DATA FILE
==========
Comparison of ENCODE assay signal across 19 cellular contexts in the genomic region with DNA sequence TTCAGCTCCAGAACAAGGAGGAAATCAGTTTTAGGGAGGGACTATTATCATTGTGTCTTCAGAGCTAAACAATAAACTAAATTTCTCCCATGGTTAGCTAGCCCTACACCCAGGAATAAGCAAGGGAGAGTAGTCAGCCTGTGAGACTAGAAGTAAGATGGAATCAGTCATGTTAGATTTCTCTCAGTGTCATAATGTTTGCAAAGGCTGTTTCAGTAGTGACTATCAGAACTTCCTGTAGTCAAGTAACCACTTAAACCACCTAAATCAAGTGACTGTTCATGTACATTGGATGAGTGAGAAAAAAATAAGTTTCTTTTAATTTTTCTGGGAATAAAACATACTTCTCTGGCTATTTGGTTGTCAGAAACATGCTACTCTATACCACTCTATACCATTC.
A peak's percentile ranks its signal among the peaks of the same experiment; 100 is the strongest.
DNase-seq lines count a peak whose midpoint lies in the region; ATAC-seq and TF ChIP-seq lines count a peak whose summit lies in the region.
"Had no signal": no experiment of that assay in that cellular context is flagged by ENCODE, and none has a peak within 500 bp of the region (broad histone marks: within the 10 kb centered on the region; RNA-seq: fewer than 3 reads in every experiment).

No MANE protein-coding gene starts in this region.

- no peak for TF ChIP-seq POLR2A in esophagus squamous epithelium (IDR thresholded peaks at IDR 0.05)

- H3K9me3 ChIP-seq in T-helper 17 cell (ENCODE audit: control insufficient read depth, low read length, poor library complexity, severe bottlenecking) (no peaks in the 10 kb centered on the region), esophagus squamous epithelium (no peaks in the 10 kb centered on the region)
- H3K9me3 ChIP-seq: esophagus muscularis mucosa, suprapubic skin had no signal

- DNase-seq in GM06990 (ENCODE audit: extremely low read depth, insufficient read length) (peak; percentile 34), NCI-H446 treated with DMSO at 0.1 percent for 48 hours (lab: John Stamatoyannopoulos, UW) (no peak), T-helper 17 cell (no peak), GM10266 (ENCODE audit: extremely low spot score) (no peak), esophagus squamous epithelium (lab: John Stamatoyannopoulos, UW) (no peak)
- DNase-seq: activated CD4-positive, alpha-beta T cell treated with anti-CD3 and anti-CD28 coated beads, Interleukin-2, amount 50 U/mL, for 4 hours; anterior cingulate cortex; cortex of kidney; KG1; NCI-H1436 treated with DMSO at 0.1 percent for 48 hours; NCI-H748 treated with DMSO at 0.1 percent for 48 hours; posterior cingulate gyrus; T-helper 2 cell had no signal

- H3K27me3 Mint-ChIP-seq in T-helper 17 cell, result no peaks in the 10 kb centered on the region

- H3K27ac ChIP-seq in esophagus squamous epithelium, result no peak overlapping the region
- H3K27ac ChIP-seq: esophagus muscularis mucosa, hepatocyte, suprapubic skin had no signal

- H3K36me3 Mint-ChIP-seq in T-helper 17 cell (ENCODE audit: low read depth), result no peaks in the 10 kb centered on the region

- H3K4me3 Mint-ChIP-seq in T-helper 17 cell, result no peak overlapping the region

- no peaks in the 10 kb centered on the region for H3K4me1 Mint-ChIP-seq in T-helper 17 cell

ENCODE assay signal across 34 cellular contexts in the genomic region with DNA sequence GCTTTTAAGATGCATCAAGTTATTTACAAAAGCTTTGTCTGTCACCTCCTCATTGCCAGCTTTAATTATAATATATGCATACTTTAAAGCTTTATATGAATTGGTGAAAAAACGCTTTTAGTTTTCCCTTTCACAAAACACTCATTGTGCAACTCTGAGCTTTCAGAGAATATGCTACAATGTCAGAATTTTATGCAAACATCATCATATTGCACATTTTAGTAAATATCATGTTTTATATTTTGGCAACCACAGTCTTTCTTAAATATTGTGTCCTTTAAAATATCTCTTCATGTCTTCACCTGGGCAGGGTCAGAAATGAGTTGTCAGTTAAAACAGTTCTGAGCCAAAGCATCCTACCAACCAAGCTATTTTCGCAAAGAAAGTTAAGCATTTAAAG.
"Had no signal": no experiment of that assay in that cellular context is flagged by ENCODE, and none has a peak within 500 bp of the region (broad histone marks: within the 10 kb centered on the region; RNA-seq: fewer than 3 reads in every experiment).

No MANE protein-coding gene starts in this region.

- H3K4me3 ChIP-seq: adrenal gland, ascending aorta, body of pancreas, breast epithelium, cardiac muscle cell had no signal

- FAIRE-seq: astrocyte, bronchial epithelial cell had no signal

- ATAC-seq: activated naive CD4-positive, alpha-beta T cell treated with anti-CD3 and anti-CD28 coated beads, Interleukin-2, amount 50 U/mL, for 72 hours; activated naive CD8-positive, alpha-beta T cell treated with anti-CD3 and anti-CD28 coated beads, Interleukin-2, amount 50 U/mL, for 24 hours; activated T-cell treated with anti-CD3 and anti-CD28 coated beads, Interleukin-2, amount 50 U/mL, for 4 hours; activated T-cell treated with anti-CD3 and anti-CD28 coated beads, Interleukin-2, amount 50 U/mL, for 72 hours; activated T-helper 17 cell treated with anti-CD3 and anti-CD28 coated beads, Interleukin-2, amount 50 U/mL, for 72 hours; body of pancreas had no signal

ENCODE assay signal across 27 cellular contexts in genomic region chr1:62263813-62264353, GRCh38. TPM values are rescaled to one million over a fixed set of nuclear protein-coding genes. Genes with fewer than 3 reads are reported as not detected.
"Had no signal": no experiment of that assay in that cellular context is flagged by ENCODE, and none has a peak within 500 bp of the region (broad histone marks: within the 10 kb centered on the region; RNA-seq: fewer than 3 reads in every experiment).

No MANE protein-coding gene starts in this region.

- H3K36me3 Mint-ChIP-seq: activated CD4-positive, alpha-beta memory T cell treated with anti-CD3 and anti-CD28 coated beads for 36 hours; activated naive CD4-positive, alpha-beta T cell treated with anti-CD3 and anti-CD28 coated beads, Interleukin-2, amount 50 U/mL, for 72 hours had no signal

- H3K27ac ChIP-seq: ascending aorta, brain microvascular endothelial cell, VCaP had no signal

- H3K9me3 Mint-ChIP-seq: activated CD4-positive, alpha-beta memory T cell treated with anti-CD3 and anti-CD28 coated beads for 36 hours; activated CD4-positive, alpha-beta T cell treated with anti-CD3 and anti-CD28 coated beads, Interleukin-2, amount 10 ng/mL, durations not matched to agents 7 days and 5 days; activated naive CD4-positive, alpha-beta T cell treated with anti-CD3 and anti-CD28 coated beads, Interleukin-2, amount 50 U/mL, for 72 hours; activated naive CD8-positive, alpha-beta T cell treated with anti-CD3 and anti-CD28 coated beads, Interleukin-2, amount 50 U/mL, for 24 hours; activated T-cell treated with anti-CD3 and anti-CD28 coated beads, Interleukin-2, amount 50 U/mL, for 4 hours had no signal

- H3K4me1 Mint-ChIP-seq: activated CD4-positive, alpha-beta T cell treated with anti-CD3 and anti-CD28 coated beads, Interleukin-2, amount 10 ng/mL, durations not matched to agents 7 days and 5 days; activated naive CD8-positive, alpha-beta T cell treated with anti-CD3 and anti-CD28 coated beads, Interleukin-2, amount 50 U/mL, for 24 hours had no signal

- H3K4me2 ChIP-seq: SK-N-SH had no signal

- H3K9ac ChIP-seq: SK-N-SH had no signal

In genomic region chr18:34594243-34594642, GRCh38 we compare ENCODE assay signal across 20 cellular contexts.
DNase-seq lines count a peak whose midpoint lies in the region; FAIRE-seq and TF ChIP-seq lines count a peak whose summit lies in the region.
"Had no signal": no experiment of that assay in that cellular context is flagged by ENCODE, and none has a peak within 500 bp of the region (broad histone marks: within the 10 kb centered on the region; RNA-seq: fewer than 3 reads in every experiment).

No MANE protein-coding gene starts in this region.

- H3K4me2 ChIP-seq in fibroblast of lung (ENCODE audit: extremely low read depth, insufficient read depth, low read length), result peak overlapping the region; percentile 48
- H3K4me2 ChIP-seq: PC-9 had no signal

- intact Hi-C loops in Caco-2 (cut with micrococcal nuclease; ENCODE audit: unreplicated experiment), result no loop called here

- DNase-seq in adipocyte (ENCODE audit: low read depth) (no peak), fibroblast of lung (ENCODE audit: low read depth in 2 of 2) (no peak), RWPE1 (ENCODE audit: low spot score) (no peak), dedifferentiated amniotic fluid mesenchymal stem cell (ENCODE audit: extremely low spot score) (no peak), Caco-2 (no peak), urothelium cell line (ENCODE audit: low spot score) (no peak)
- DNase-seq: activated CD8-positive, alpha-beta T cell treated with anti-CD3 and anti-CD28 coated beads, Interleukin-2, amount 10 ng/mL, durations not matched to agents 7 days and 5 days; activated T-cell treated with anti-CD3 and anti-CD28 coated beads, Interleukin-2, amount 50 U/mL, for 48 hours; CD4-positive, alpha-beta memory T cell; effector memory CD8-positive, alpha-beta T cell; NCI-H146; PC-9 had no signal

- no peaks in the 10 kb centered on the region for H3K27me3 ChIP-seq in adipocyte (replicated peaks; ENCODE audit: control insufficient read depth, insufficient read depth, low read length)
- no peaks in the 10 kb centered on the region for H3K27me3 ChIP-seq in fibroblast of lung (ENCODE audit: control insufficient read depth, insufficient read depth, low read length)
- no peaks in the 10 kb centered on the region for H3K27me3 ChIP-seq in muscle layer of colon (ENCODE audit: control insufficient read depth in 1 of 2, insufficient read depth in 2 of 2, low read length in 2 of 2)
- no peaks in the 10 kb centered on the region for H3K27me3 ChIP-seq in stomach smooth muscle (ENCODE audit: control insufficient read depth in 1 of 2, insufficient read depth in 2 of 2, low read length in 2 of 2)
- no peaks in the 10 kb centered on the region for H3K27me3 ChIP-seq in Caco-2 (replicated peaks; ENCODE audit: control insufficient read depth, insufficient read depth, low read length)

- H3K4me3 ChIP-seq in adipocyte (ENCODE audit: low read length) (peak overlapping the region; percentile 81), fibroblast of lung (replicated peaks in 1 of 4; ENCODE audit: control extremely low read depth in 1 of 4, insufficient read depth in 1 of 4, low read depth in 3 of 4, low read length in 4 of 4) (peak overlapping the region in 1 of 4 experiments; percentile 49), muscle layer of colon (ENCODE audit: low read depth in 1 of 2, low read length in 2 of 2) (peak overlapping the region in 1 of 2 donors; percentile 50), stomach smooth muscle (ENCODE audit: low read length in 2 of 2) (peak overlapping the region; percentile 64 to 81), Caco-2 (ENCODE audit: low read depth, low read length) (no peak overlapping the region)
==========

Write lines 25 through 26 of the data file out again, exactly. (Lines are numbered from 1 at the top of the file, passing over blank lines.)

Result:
No MANE protein-coding gene starts in this region.

- H3K36me3 Mint-ChIP-seq: activated CD4-positive, alpha-beta memory T cell treated with anti-CD3 and anti-CD28 coated beads for 36 hours; activated naive CD4-positive, alpha-beta T cell treated with anti-CD3 and anti-CD28 coated beads, Interleukin-2, amount 50 U/mL, for 72 hours had no signal